Global Trade: Trading places – Deutsche Bank

Oliver Harvey, Macro Strategist at Deutsche Bank, explains that one theme this year has been the pick up in global trade, with the export cycle recovering from post-crisis lows.

Key Quotes

“On the demand side, this improvement has been geographically lopsided. Figure 2 breaks down the contributions of global imports by country. Asian (and Chinese) demand has been an even larger driver than in the 2010-2012 trade boom, which followed the massive post-crisis China stimulus package. A decade ago, Asian demand made up just 30% of export growth. Today, it is 60%.”

“If demand from the east slows, and our economists expect it to, which countries are most exposed? Australia, Peru, Singapore, Indonesia, Brazil and New Zealand should have the biggest beta to a slowdown in Chinese demand, all else equal. By contrast, while China is very important for exporters in Korea, Hong Kong, Philippines, Japan and Switzerland, these countries haven't benefitted as much from Chinese growth this year.”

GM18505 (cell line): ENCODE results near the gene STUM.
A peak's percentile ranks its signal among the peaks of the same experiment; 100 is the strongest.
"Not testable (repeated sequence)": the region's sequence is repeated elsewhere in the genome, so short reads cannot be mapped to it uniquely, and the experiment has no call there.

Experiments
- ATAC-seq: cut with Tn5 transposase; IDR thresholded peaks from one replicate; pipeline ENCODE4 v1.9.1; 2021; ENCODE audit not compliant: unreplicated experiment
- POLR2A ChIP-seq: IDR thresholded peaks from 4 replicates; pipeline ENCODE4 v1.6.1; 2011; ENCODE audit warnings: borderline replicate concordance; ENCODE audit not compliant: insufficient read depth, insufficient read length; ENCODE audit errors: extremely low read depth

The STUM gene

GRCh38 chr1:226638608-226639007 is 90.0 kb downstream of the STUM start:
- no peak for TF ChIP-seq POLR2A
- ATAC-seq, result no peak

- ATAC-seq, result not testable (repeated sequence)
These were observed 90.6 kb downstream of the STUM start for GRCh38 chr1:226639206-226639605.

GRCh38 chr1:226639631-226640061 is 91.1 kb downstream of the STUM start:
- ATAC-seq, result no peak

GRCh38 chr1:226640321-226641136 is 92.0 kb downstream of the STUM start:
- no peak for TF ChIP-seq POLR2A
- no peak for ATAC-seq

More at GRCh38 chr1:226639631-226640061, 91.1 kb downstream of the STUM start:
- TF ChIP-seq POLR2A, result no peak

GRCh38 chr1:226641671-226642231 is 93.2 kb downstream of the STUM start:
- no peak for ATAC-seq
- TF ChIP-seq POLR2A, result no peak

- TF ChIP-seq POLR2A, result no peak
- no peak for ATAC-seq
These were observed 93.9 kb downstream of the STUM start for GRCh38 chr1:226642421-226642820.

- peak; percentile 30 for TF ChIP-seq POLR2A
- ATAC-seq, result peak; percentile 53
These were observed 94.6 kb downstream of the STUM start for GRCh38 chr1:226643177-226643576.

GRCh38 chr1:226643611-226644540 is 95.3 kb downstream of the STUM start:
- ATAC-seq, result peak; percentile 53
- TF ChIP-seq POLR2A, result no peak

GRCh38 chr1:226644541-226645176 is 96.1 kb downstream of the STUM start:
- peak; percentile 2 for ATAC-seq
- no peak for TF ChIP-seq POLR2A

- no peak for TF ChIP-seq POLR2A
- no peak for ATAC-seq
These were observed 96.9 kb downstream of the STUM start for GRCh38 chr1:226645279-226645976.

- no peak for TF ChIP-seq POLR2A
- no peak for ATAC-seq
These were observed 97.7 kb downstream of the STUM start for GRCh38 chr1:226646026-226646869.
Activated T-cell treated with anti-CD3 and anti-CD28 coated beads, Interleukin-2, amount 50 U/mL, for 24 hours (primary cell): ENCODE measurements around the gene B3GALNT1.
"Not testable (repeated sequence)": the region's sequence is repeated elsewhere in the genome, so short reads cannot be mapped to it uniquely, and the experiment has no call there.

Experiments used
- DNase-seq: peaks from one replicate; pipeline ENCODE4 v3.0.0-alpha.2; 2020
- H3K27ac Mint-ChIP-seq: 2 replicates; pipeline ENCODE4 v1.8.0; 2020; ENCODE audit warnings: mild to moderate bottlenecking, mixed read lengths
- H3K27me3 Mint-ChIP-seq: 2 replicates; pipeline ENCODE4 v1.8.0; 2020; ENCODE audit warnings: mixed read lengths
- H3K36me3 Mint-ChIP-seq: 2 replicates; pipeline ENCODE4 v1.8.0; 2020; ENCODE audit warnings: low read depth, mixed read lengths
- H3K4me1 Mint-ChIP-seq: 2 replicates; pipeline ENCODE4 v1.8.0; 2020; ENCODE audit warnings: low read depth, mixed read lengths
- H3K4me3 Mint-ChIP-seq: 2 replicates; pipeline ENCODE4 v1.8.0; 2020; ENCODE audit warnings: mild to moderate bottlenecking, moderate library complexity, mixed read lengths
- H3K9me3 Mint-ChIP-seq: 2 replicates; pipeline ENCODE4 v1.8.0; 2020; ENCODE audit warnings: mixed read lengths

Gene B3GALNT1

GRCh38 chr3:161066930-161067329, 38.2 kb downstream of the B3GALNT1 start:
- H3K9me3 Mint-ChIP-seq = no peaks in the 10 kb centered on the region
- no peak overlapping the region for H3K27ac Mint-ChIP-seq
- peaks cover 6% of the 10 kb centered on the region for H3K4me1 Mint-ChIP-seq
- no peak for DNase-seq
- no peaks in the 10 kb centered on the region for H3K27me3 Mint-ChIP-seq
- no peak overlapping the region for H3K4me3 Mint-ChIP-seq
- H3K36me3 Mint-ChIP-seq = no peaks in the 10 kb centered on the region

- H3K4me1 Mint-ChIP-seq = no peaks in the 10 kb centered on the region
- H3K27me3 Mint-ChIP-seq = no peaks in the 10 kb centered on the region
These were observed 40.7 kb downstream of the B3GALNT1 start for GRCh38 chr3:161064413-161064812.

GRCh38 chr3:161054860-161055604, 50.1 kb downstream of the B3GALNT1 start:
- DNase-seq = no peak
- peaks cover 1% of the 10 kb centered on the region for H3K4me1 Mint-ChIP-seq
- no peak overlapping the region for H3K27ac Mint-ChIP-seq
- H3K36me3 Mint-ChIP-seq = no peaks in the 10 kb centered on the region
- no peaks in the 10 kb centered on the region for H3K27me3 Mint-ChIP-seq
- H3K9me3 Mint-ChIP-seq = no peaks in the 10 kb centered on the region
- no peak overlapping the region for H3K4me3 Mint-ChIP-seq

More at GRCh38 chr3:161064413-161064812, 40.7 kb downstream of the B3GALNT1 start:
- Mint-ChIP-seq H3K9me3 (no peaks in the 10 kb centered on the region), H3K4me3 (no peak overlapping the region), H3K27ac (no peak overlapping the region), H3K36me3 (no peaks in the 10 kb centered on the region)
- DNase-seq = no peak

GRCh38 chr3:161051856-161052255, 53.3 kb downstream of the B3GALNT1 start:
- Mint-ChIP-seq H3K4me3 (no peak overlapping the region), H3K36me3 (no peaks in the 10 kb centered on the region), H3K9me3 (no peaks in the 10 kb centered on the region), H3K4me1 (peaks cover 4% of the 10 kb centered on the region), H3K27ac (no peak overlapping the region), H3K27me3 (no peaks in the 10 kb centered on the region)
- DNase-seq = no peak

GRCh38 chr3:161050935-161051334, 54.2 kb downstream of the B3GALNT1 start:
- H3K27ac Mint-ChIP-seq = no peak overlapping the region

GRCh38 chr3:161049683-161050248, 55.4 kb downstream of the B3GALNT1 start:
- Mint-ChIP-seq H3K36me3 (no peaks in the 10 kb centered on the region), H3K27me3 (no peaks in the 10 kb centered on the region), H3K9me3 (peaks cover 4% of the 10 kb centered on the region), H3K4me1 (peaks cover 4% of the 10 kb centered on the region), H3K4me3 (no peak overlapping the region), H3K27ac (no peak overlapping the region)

“A more thorough study would measure overall exposure to Asia, particularly as intra-Asian exports have grown substantially in recent years, but here we take China to be the marginal source of it. This broad approach also hides important nuances. The shift in Chinese demand from raw materials to consumer products should benefit exporters like Japan, Korea and New Zealand more than Australia, Brazil and Indonesia, for example, based on their export mix. This week's reduction in import tariffs on consumer goods highlights that the China import story has many shades. After the 2009 stimulus slowed, it is notable that imports of manufactured goods like transport equipment continued to grow strongly, even as raw material demand slowed.”

“In terms of FX implications, of the exposed economies highlighted above, all underperformed to varying degrees. Of course, it would be misleading to boil down FX into a simple China beta. As noted recently, this year has all been about idiosyncratic factors rather than one driving theme. But it is important to make the point about the outsized contribution of Chinese demand for global trade growth this year, and the implications for markets going forward. AUD in G10 and SGD in EM may be the best expressions of a slowing, given other vulnerabilities highlighted by our strategists.”

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